After racing in the Sailing World Cup Hyères at the end of April, I split ways with my coach, Brett, and my training partners, Stef and Colin, who were heading to Mexico to compete in the Laser World Championship. Because over the coming months their training will become more and more centered on preparing for the Olympic games, we decided that my best option would be to split from the program and use this time to get as much racing experience as possible before reconnecting with the group in early October, after the Olympic Games are over. Initially, I was understandably quite nervous about this. I mean, 5 months is a long time to go without having any coaching support or being a part of a structured training program. I would just be travelling around with a training partner and hitting off as many regattas as possible Now, having just completed the first of those regattas, I am getting comfortable with the way my program will be over the next five months, and actually think that this will be really positive in terms of my long term development. It is forcing me to think critically and even though I might make more mistakes on the racecourse than I would with my coach’s wisdom, having to make these mistakes and experience how drastic the consequences are is definitely a powerful (although often quite agonizing) way to learn what not to do in the future!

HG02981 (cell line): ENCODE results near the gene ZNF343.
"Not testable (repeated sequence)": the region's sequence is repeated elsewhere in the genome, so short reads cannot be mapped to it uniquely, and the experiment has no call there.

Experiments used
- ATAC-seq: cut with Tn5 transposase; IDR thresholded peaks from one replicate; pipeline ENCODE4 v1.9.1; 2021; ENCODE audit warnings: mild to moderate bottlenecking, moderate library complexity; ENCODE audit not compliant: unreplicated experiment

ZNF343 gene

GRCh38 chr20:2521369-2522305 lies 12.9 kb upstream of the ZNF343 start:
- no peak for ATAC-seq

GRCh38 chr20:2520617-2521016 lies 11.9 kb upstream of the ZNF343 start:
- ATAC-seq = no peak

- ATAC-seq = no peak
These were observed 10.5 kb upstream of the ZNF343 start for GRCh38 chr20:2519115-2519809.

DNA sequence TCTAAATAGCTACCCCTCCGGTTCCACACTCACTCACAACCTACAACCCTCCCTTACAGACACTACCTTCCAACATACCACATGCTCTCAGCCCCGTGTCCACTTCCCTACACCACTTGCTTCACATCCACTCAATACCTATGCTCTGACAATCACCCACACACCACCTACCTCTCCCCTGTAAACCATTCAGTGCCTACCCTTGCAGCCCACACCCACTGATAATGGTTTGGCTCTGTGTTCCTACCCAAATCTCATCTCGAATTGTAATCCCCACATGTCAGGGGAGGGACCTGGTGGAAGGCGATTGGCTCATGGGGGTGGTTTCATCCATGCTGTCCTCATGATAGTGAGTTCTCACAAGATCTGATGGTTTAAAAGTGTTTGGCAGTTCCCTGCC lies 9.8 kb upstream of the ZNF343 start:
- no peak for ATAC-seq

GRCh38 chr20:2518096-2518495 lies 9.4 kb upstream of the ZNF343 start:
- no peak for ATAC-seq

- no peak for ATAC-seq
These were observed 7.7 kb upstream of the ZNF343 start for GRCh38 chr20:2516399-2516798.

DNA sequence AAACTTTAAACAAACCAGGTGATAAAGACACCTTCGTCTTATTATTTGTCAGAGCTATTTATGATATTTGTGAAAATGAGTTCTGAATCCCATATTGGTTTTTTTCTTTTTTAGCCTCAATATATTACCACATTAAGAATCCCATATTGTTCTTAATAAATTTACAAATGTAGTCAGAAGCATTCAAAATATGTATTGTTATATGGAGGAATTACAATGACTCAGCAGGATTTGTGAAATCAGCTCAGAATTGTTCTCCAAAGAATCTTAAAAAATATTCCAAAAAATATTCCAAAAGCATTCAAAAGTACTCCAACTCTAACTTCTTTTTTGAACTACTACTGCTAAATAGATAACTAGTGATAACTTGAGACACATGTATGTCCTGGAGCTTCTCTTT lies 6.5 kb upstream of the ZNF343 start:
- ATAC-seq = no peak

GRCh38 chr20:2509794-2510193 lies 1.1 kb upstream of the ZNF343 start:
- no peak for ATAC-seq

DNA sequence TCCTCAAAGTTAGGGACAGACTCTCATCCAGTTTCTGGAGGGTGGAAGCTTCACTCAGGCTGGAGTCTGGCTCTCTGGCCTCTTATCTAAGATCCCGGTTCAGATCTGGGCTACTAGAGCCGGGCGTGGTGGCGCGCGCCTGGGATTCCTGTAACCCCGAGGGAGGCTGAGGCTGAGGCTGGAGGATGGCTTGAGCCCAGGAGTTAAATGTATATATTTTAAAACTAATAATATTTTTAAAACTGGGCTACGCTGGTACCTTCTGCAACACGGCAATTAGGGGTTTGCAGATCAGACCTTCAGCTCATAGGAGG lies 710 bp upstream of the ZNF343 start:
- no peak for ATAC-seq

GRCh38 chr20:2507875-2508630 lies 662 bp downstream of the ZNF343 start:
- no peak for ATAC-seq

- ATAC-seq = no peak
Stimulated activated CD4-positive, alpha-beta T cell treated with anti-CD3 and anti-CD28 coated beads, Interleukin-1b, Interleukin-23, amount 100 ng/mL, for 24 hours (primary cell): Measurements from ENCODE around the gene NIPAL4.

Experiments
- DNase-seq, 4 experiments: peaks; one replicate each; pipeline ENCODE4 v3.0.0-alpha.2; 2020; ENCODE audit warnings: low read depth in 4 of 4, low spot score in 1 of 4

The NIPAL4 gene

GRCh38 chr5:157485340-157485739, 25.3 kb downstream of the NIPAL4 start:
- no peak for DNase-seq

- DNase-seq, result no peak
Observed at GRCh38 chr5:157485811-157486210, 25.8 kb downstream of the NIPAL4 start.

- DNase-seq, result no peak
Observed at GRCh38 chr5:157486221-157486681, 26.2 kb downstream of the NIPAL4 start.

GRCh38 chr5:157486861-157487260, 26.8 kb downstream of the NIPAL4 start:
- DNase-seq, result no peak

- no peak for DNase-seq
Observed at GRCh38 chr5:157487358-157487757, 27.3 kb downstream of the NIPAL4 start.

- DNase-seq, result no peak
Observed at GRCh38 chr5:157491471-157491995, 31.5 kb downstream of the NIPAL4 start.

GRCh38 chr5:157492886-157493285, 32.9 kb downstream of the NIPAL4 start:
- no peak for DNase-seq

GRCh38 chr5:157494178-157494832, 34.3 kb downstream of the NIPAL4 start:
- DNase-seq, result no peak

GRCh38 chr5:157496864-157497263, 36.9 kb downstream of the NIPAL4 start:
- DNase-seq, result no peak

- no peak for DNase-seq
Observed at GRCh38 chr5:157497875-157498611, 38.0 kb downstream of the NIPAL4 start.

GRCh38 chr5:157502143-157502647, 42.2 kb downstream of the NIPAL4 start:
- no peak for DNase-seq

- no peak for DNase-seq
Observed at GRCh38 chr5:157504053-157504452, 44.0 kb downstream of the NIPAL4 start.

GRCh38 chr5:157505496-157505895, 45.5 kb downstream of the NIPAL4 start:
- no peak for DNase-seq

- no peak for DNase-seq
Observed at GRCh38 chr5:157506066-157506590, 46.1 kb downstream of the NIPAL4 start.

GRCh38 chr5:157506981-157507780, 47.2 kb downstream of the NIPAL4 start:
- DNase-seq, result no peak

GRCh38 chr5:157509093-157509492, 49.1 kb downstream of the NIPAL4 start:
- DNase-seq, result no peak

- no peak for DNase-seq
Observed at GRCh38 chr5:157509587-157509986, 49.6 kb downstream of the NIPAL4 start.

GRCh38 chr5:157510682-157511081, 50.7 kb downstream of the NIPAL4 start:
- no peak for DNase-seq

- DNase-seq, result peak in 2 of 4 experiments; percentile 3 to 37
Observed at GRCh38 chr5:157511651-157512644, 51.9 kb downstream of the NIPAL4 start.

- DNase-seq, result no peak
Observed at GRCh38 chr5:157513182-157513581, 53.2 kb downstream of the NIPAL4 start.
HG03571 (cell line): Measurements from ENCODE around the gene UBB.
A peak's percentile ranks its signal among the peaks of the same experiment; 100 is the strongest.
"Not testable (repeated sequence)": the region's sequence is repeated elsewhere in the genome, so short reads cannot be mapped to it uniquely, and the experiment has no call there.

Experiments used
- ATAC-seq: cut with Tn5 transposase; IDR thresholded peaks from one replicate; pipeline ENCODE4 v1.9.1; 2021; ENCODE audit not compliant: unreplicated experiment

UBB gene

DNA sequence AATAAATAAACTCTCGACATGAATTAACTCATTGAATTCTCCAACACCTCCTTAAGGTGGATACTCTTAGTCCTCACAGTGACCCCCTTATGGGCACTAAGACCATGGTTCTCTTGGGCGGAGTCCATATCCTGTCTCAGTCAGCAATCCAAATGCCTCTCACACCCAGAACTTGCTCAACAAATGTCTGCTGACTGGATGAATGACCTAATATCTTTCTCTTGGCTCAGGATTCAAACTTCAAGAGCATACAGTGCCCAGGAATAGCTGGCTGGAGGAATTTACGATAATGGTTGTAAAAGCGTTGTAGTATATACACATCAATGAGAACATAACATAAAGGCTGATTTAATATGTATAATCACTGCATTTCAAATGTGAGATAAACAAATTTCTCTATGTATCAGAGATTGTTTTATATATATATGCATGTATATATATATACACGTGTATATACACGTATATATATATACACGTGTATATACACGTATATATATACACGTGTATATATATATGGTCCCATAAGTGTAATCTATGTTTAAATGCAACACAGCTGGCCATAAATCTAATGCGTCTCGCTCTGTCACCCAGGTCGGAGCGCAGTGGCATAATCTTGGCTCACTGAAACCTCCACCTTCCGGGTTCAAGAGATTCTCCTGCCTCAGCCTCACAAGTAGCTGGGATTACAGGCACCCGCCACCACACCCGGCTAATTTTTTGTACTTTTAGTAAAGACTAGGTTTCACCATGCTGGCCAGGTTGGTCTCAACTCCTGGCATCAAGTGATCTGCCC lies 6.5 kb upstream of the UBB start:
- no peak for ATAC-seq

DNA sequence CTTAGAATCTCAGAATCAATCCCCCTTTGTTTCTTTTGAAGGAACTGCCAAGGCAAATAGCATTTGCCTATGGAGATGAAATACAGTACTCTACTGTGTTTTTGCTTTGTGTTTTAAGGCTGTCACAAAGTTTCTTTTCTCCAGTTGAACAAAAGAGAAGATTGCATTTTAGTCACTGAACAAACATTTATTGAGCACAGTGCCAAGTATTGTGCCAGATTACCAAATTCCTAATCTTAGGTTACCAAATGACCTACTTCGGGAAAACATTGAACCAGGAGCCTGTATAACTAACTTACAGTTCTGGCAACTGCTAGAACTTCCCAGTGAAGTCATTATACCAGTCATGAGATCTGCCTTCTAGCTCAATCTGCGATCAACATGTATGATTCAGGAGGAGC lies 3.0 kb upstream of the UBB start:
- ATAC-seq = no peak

The regatta that I just competed in this past week was the Garda Trentino Olympic week. Although the regatta didn’t have the fleet size or quality that it usually has given that the dates coincided with the world championships, there was still some good competition. Unfortunately, the conditions did not come through for us, and the race committee were only able to get off 5 of the 8 races scheduled. Even getting off five races in the conditions that we had was only made possible due to great race committee work. This regatta was an interesting one for me because although I would say that I sailed better here than I ever have in these conditions, I was very frustrated about the way that I sailed. I think that was largely due to the amount of potential that I created in each race and then couldn’t put together in the end. I did so much right, but then made so many rookie mistakes and was literally just giving away positions. In the end, even the fact that I created that potential is a sign of progress, because I couldn’t do that in the past. Now if I can start to eliminate some of these mistakes, I will start seeing some great results in the near future.
Congratulations to Sergei, Nicolo, and Viktor who took home the medals at this regatta. All three managed to stay consistent despite tricky conditions, and consistency is key in this sport.
Now I am in Medemblik in the Netherlands training for the Delta Lloyd regatta that will be held here in about a week’s time. This is the last regatta of my springtime European trip and I am hoping that I can put together everything that I have learned over the last three regattas to end this trip on a high note.
Thanks for reading,